Sustainable Maritime Interiors - 2022 Report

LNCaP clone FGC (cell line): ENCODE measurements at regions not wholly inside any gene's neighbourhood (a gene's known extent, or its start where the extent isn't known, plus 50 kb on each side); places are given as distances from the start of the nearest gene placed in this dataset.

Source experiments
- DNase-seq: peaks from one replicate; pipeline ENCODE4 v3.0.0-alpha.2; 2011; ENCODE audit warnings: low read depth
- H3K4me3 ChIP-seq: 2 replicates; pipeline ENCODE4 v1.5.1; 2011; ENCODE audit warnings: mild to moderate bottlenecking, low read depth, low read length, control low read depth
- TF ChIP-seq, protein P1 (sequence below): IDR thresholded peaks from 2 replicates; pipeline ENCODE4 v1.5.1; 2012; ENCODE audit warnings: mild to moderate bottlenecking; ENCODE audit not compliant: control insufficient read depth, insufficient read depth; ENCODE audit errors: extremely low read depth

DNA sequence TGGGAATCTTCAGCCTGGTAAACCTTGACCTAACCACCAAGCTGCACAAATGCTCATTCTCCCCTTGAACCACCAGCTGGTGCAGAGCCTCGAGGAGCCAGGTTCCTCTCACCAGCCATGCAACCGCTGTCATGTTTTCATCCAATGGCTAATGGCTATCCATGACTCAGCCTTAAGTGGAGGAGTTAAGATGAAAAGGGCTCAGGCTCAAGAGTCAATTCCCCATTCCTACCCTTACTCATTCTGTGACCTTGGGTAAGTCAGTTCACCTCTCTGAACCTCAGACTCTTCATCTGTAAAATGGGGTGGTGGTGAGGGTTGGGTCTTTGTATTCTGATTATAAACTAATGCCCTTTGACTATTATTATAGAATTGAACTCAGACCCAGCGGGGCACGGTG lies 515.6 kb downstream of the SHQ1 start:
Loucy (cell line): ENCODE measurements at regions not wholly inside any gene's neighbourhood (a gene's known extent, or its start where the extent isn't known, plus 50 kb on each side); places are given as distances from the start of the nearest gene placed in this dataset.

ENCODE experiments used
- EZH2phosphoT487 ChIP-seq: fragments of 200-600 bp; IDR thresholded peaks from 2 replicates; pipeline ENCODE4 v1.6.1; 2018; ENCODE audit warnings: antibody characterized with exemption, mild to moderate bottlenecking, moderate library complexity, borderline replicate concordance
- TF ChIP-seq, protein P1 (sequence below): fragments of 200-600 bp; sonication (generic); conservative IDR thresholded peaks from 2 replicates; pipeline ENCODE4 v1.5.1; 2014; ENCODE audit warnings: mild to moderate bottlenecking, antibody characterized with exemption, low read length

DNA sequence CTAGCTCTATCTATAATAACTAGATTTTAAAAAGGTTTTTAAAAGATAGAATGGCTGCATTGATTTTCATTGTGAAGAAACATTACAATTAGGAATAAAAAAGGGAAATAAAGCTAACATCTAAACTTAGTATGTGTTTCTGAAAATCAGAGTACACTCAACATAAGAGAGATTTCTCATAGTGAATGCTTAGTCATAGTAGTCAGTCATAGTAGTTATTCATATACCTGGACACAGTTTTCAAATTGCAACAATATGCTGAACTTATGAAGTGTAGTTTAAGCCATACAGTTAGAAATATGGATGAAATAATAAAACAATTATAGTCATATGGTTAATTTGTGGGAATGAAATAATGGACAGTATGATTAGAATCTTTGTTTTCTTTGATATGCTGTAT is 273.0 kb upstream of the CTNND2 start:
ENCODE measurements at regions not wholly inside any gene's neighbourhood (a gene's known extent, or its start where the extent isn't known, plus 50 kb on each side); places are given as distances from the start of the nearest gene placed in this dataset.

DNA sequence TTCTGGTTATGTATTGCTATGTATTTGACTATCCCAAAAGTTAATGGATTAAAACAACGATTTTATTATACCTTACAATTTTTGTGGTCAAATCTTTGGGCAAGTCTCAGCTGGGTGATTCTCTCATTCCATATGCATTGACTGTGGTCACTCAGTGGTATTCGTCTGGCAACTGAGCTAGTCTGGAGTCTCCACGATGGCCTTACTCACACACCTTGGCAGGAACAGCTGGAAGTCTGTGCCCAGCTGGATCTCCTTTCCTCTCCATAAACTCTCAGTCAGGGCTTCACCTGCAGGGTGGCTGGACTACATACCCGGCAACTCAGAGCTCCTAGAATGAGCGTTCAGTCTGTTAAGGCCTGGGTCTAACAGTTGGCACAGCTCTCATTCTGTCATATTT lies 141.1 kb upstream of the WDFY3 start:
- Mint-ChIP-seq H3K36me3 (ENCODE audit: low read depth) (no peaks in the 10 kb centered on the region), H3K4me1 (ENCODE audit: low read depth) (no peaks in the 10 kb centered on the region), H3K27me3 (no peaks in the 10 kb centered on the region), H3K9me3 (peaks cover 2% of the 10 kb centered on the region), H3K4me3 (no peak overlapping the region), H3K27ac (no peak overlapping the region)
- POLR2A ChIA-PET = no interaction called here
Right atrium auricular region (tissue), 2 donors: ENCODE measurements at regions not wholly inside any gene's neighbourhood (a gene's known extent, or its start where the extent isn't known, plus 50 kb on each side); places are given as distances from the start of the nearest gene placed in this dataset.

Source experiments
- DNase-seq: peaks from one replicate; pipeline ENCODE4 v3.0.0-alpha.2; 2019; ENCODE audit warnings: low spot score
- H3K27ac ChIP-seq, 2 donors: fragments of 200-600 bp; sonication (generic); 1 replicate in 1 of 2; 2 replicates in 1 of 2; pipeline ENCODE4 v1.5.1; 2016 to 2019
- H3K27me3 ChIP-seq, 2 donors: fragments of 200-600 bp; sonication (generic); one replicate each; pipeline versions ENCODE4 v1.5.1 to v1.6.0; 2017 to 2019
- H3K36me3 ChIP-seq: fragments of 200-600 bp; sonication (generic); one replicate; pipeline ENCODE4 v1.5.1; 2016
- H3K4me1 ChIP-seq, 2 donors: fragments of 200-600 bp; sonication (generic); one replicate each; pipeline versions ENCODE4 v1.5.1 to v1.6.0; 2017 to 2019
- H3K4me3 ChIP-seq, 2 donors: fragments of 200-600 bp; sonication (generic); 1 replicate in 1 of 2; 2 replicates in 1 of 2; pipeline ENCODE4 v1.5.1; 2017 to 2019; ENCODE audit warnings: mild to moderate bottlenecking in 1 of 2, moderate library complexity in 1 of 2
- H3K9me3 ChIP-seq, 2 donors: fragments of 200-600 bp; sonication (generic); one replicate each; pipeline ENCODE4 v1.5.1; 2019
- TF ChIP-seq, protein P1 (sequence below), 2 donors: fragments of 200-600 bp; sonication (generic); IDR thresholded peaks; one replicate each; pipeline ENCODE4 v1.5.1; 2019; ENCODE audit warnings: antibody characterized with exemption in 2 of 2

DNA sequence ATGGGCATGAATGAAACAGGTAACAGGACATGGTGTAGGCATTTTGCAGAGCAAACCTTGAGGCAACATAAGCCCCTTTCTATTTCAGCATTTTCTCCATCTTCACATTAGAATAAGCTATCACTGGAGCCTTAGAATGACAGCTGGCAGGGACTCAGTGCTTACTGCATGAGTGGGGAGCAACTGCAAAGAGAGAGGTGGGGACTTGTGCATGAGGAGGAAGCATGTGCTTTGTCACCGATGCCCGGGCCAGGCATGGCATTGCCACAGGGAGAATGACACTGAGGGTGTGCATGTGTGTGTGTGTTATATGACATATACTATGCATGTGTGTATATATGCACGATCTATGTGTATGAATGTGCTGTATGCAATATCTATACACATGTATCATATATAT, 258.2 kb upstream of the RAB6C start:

63 Norwegian Cruise Line says it invests in new technologies and innovations that will allow the company to improve its environmental performance and practises responsible sourcing. “We are committed to working with diverse partners across the supply chain to source safe, high quality, ethically responsible and sustainable products for our guests. We have formal policies and clearly defined expectations in place for our suppliers regarding environmental management, health and safety, ethics, anti-bribery, human rights and labour practices. In addition to our internal team, we utilise an external ESG Supply Chain consultancy to assist with developing strategies and areas of focus that are relevant to the cruise industry and consumers.” Sustainable sourcing is also important for Quark Expeditions, which says it is “developing a sustainable sourcing policy that intends to shift our spending towards products that are more environmentally sound and socially and ethically beneficial.” To create what it calls An Epic Sea Change for All, Virgin Voyages explains: “we will align with likeminded organisations and work closely with our suppliers. From sourcing food to ship furnishings and retail offerings, we are creating a responsible supply chain and a network that is in constant development.” Meanwhile, Virgin Voyages has coined the phrase ‘Hanging out with purpose’ to describe its Sea Terraces, which feature Yellow Leaf hammocks, a social enterprise that fosters women’s empowerment and community transformation in rural Thailand. Materials TUI Cruises states that it prioritises “the use of sustainable materials for newbuilds, for example using wood from responsibly managed forests for all installations in the cabins as well as numerous materials such as wool and cork for interior fittings.” In addition, for the new Mein Schiff 1 and Mein Schiff 2, the company “changed all textiles in the guest cabins - ranging from bed linen and towels to the bathrobes - to organic cotton produced in accordance with the Global Organic Textile Standard (GOTS) with respect to cultivation and processing. Some of the bedlinen and textiles on these two ships are also Fairtrade certified. Hapag-Lloyd Cruises also has the bed linen and all towelling items onboard its new expedition ships certified according to GOTS, observing: “These internationally recognised guidelines guarantee sustainable textile production – from the organically grown, natural raw materials to sustainable and socially responsible manufacturing and transparent labelling.” Virgin Voyages states: “Tinted windows, LED lighting, and room sensors are just a few of the design choices that help our ship to use less energy and minimise our carbon footprint.” Swan Hellenic says that sustainable materials are used in “fixtures, fittings and for the ship’s technical equipment.”